Coronary Heart Disease

What is Cholesterol?

Cholesterol is a waxy form of fat held in suspension in the blood. Cholesterol being taken to the cells for use is known as LDL (Low Density Lipoprotein) or 'Bad' Cholesterol.

Cholesterol being returned to the liver is known as HDL (High Density Lipoprotein) or 'Good' Cholesterol. These have distinctly different properties as the 'bad' and 'good' suggest.

What Can Go Wrong

High levels of LDL (Bad Cholesterol) can lead to plaque forming on the arterial walls of blood vessels. Build up of this plaque can block or reduces blood flow and may cause atherosclerosis, that is a hardening of blood arteries and increased blood pressure.

Ultimately if Cholesterol levels remain high this can lead to heart attacks, strokes and the other complications of diabetes (eye and kidney problems) that are made worse by high blood pressure.

HDL (Good Cholesterol) will normally remove some or most of this plaque. If HDL levels are low however, little of any plaque build up will be removed.

The worst case is where LDL Cholesterol is high and HDL Cholesterol is low. Treatments aim to reduce LDL 'Bad' Cholesterol levels and increase HDL 'Good' Cholesterol levels.

Cholesterol Levels

UK Typical Cholesterol Levels
  • Total Cholesterol 5.5-5.8 mmol/l
  • LDL 'bad' Cholesterol 3.5-4.0 mmol/l
Note: HDL Cholesterol levels are not the difference between these two figures.

Recommended Cholesterol Levels for the general population
  • Total Cholesterol less than 5.0 mmol/l
  • LDL 'bad' Cholesterol less than 3.0 mmol/l

If you don't have your LDL level it can be calculated from HDL and other figures as -

LDL = Total Cholesterol - HDL - (Triglycerides/2.2)

Note that high triglyceride levels can make this calculation inaccurate.

Targets for Diabetics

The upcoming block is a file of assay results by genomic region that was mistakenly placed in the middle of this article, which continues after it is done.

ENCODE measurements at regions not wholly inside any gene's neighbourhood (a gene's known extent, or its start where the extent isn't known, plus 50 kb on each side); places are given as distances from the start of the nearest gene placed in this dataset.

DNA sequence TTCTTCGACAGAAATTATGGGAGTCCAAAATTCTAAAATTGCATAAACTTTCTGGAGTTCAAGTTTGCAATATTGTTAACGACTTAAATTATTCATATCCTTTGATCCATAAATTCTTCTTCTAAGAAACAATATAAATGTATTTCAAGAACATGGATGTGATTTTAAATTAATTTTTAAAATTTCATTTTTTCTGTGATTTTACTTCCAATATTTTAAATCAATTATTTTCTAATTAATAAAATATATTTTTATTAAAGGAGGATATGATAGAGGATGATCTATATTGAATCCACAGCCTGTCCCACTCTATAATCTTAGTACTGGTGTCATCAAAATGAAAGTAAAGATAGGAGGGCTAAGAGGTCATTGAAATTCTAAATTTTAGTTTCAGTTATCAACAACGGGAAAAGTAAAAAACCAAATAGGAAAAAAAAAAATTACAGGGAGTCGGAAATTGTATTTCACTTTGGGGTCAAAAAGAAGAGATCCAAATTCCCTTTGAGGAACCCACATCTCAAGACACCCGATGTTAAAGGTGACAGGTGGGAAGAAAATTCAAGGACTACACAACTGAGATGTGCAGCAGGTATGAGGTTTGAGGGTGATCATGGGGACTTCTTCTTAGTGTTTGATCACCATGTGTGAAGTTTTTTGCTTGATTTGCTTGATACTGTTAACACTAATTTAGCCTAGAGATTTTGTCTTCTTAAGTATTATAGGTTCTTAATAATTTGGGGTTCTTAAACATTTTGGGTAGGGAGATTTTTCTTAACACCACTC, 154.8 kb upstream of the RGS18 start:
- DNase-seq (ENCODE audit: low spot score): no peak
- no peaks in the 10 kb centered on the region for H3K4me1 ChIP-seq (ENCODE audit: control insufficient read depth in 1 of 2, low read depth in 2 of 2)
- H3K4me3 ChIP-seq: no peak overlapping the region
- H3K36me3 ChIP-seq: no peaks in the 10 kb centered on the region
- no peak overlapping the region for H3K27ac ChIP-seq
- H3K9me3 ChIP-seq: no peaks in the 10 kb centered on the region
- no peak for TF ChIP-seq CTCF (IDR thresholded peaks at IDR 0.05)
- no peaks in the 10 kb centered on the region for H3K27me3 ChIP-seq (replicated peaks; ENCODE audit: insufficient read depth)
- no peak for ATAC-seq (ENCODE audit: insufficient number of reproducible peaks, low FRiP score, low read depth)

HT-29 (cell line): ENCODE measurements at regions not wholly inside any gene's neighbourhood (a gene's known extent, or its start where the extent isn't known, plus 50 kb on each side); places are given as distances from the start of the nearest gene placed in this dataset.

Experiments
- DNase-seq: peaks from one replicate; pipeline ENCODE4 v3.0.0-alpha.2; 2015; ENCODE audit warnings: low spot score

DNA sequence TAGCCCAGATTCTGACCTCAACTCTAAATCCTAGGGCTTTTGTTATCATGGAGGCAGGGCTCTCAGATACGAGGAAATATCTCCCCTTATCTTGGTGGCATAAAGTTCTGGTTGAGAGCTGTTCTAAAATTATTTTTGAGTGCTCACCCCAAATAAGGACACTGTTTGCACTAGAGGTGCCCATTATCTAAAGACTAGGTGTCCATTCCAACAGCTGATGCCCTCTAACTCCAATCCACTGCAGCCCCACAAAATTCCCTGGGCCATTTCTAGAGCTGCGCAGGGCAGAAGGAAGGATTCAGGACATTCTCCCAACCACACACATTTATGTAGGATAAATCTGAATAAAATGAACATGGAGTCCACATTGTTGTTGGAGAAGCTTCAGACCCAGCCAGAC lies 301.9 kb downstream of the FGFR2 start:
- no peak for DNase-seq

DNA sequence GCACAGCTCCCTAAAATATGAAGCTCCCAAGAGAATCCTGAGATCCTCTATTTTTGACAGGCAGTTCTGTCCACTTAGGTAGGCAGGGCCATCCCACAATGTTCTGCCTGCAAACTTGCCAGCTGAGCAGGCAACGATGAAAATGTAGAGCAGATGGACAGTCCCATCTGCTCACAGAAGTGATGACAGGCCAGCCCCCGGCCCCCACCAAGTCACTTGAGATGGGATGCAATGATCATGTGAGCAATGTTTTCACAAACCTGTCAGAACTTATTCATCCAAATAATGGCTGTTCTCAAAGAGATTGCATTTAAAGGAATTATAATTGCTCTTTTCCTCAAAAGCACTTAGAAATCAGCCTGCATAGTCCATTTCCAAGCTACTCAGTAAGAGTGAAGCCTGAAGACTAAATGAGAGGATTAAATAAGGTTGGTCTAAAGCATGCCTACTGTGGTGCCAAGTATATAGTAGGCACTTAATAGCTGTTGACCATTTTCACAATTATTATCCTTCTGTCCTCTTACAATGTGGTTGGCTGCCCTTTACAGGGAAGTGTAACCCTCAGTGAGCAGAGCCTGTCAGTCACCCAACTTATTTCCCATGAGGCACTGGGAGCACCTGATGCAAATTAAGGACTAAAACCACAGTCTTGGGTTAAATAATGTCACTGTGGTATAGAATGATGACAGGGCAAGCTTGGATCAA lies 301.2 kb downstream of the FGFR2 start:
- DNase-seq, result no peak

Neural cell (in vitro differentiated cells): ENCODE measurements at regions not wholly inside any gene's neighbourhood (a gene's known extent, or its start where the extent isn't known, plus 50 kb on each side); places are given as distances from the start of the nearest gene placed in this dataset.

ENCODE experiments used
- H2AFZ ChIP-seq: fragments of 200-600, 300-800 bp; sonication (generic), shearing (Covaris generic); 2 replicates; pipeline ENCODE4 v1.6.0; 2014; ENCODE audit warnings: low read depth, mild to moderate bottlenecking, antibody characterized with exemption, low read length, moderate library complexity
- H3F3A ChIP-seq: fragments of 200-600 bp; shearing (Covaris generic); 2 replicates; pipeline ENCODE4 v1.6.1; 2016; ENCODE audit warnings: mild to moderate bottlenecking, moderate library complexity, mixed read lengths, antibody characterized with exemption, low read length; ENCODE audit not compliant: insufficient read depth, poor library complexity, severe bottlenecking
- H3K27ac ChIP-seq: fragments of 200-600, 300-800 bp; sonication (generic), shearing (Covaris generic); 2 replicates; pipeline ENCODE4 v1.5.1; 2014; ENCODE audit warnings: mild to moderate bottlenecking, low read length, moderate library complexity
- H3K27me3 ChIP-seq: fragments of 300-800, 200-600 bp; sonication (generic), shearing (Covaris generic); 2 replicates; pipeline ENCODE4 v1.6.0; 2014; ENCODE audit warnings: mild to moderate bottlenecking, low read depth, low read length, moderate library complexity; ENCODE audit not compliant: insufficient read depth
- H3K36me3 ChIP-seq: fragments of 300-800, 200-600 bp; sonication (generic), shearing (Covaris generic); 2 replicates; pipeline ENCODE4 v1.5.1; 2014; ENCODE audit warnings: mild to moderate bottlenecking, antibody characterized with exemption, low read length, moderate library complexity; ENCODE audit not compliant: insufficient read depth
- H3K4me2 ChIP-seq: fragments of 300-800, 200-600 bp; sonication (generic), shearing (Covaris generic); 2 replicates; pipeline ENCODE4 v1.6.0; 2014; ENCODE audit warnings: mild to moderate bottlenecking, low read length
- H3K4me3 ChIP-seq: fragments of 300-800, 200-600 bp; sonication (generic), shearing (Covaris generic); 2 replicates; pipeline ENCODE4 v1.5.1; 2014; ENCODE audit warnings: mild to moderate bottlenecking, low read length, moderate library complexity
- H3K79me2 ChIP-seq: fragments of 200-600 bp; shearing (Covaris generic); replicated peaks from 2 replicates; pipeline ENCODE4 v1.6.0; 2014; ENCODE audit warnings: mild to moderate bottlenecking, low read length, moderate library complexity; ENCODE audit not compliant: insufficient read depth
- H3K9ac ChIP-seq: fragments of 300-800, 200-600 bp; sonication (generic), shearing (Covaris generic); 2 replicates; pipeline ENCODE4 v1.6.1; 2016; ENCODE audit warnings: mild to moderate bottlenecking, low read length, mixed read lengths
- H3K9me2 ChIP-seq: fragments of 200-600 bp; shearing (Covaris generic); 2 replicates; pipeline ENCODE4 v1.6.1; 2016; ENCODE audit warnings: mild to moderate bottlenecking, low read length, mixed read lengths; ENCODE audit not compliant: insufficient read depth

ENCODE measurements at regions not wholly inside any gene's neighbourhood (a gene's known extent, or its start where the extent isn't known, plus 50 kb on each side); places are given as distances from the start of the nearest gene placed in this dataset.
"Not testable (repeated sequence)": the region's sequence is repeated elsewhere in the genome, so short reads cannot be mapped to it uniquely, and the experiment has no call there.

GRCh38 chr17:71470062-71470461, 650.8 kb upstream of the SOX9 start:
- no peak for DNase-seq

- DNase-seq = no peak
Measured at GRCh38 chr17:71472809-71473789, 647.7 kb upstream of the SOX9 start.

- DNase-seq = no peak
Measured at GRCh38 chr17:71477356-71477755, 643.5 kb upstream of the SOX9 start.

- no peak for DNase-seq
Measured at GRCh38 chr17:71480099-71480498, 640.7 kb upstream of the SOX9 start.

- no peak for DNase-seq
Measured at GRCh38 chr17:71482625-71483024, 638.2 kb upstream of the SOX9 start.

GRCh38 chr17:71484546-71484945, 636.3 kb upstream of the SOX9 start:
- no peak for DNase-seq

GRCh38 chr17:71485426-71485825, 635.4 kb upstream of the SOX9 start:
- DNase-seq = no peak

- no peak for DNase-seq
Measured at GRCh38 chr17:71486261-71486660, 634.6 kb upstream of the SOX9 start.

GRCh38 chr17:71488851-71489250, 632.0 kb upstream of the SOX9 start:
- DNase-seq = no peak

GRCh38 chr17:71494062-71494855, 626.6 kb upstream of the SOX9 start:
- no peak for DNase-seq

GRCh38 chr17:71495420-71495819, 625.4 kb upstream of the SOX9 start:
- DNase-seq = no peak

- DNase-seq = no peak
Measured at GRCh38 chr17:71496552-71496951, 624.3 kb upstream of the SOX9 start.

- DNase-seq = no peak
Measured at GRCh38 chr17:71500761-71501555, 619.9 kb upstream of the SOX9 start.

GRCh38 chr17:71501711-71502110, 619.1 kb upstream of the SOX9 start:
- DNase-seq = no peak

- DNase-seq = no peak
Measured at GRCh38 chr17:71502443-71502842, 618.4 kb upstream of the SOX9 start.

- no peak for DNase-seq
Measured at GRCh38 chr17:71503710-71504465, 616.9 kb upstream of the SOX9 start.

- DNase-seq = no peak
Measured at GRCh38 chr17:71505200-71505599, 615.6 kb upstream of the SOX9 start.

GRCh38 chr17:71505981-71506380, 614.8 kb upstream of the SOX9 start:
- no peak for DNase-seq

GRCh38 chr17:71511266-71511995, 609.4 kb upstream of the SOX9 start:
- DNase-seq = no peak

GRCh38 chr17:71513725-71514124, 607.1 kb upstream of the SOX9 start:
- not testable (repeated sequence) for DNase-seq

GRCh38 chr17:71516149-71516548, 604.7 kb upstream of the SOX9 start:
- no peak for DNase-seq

The risk of having a heart attack or stroke is increased when you have diabetes. To balance this increased risk, tighter control of cholesterol levels is recommended.

Recommended Cholesterol Levels for diabetics (type 1 and 2)
  • Total Cholesterol less than 4.0 mmol/l
  • LDL 'bad' Cholesterol less than 2.0 mmol/l

When a diabetics levels are higher than these targets levels. Dietary measures to reduce cholesterol are suggested first.

Where dietary changes fail to reduce cholesterol sufficiently, cholesterol lowering drugs such as the Statin group of drugs may be prescribed.

Other Risk Factors

High cholesterol is a major factor in coronary heart disease but other factors also increase the risk of developing CHD.

These are factors like gender (males are at greater risk in certain age groups), family history of heart disease, age and some types of diabetic complications already shown.

When other risk factors apply, the advice is to be especially strict with your cholesterol levels.

Some of the other risks too, relate to lifestyle choices that are wholly or partially in the diabetics control - these are shown in the minimising the risks section at the top of this page.

Minimising the Risks

  • Stop Smoking! Smoking is the largest risk factor in developing Heart Disease, its well worth stopping if you can.

  • Change what Fats you eat to keep LDL 'Bad' Cholesterol levels low and HDL 'Good' Cholesterol levels high.
  • Eat Oily Fish one or more times a week.
  • Keep your weight within the recommended range for your height. Not sure what your recommended weight is? See the Body Mass Index Pop-up.
  • Exercise regularly.
  • Try to keep your blood pressure less than 130/80. High blood pressure (Hypertension) is another risk factor.

How to Improve Cholesterol Levels

Cut down on Saturated Fat and Hydrogenated Fat. Lowers LDL
Include soluble fibre and whole grain products in the diet. Lowers LDL
Eat one or more portion of oily fish a week. Increases HDL also improves blood flow (reducing blood stickiness).
Exercise Regularly Increases HDL
Use fats that are high in Monounsaturated Fats like Olive Oil to replace other fats. Lowers LDL

A further reduction of 25%+ (some sites say up to 50%) in LDL may be achieved with drugs.

Statin type drugs

Statins are generally used to lower Cholesterol Levels.

Some of the statin group of drugs are - Lipitor (atorvasatin), Zocor (simvastatin), Provachol, Lescol, Mevacor and Baycol.

Triglycerides (or Triglicerides)

Triglycerides are another form of fat held in the blood. High levels are undesirable and they are another risk factor for Heart Disease but generally considered less significant than cholesterol levels. High Triglyceride levels (above 4.0 mmol/l) can also make LDL Cholesterol readings less accurate.

Triglyceride Level:

  • Normal: 0.5 to 1.8
  • Borderline: 1.9 to 4.5
  • High: More than 4.5

Options to Reduce Triglycerides

Changes in diet take between 3 to 6 weeks to reduce Triglyceride levels.

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